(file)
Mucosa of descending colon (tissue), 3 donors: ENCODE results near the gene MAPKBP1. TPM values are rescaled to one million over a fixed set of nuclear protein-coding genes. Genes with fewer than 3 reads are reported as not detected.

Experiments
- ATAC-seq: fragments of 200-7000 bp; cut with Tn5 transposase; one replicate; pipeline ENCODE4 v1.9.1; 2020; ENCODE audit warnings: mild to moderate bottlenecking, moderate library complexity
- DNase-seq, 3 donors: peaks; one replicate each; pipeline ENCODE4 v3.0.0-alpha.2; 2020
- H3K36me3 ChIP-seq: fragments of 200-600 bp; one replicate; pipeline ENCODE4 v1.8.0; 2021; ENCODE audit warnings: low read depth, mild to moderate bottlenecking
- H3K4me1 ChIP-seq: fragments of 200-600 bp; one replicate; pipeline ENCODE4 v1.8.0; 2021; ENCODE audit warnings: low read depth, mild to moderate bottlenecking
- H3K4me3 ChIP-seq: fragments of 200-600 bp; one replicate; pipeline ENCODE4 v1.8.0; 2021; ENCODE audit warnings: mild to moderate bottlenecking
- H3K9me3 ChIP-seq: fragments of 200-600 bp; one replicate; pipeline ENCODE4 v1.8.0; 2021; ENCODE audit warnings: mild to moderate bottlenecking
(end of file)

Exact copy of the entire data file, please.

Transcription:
Mucosa of descending colon (tissue), 3 donors: ENCODE results near the gene MAPKBP1. TPM values are rescaled to one million over a fixed set of nuclear protein-coding genes. Genes with fewer than 3 reads are reported as not detected.

Experiments
- ATAC-seq: fragments of 200-7000 bp; cut with Tn5 transposase; one replicate; pipeline ENCODE4 v1.9.1; 2020; ENCODE audit warnings: mild to moderate bottlenecking, moderate library complexity
- DNase-seq, 3 donors: peaks; one replicate each; pipeline ENCODE4 v3.0.0-alpha.2; 2020
- H3K36me3 ChIP-seq: fragments of 200-600 bp; one replicate; pipeline ENCODE4 v1.8.0; 2021; ENCODE audit warnings: low read depth, mild to moderate bottlenecking
- H3K4me1 ChIP-seq: fragments of 200-600 bp; one replicate; pipeline ENCODE4 v1.8.0; 2021; ENCODE audit warnings: low read depth, mild to moderate bottlenecking
- H3K4me3 ChIP-seq: fragments of 200-600 bp; one replicate; pipeline ENCODE4 v1.8.0; 2021; ENCODE audit warnings: mild to moderate bottlenecking
- H3K9me3 ChIP-seq: fragments of 200-600 bp; one replicate; pipeline ENCODE4 v1.8.0; 2021; ENCODE audit warnings: mild to moderate bottlenecking